Anecdotally, that fits the narrative that I hear from friends, family, and associates. I personally did a fair amount of shopping both online and in stores. Look at your own purchases. What percentage of Christmas shopping did you do online vs. in-store? It is likely quite a bit north of 10%.


So, where do you start? Select a product, category, or experience that has made you locally famous. Figure out how to sell that online. Market it locally to your email subscribers, in-store, social media followers, and maybe some local Google ads. Experiment, fail, and experiment some more. Keep it simple, especially at first. Don't bet the farm on a major initiative until you have had a chance to prove the concept in a small, controlled environment. Once you find something that works, figure out how you can expand on that concept and always be looking for growth.


In addition to starting small, retailers need to be thinking long-term and start preparing their data for bigger opportunities down the road. You are probably not going to come out of the gate offering every single product in your store on your website. However, you should start collecting data as if that is your end goal. I dream of the day when I Google "Mod Podge near me" and don't see this:


So, what data to collect? At a minimum: UPC, Brand, Title, Description, Image (at least one), Price, Sale Price, Category. The fields that I don't see most retailers collecting currently are Brand, Description, and Image. Many times, this information is available from your suppliers.


For apparel, there's a bit more work to do. Common data points include Size, Gender, Age Group, Color, Material, Pattern.


You also need to be maintaining accurate on-hand counts so that when the time comes, you are ready to roll out the red carpet on your multi-channel endeavor. It's not easy, but it's more important than ever. The bigger you are, the more difficult this task will be. The usefulness of accurate on-hand counts extends far beyond the supply chain benefit of improved replenishment. In this new world, accurate data about what you carry and if it's in stock can be the key to multi-channel success.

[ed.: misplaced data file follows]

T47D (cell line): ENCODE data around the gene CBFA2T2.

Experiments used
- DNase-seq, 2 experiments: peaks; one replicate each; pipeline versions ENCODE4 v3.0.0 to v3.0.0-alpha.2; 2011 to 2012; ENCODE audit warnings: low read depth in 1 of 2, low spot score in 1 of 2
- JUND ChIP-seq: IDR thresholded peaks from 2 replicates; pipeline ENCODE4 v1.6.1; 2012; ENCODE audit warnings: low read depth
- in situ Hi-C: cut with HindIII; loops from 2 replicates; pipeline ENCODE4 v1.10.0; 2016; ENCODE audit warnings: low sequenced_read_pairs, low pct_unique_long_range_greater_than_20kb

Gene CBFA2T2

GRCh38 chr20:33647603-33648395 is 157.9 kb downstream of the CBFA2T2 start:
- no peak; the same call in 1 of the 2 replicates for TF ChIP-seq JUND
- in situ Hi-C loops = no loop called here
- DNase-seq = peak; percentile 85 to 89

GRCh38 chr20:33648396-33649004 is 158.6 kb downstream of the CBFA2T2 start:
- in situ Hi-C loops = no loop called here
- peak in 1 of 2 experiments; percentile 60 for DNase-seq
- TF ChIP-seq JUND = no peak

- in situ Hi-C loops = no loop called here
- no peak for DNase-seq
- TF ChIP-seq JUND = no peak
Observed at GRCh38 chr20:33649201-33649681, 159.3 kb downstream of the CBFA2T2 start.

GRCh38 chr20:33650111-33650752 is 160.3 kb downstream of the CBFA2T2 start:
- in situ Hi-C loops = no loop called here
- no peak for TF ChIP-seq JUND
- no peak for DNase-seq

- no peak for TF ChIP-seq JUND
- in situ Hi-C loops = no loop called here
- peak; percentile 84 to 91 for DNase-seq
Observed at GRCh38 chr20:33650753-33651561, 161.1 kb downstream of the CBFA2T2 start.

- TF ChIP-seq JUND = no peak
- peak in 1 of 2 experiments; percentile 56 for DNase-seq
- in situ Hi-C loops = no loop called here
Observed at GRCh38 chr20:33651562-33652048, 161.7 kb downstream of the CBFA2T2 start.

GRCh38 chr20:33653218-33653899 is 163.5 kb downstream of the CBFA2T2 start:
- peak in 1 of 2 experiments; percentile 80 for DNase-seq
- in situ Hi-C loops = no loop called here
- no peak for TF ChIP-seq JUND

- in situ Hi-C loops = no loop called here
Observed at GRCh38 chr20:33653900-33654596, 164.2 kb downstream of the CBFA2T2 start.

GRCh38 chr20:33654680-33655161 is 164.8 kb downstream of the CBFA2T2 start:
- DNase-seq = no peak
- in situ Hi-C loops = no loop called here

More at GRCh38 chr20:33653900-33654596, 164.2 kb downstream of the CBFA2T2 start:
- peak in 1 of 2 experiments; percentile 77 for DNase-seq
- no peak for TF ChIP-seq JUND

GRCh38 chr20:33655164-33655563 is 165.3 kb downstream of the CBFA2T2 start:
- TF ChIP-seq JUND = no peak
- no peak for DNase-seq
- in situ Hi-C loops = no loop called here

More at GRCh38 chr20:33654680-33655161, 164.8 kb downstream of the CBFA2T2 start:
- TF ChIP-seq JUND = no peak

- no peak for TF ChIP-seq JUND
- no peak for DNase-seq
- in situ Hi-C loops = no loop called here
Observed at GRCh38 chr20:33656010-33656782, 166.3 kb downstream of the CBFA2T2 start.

As an indie retailer, you have a decision to make. You can be bitter about the Amazons of the world, changing nothing and waiting for your customers to come to you. Or, you can do what merchants have been doing since the beginning of the business and go to your customer. In-store experience is still incredibly important and certainly your home-court advantage, but you absolutely have to be charting your course to multi-channel and you need to start NOW! Sell something - anything - online by the end of 2019.


As to where I fall on the spectrum of optimism and pessimism when it comes to brick-and-mortar, I am firmly planted as a pragmatist. Yes, consumer behavior is changing. No, it is not the end of brick-and-mortar. Savvy retailers have an unprecedented opportunity to grow their business if they create a unified experience for their customers across channels. Start now, make a commitment, and grow your business.


Footnotes


(1) https://www.whio.com/business/retail-apocalypse-500-stores-more-close-this-year/RzTeZhnIk13YIlF0skFV3H/


(2) Figures pulled from the Census Bureau's Monthly Retail Trade Report. The quarterly report cites $119,021 MM in e-commerce spend with $1,304,289 MM in total retail sales. Subtracting service station Q4 sales of $117,749 MM and auto dealer Q4 sales of $257,440 MM nets adjusted retail sales of $929,100 MM. $119,021 MM / $929,100 MM = 12.8%.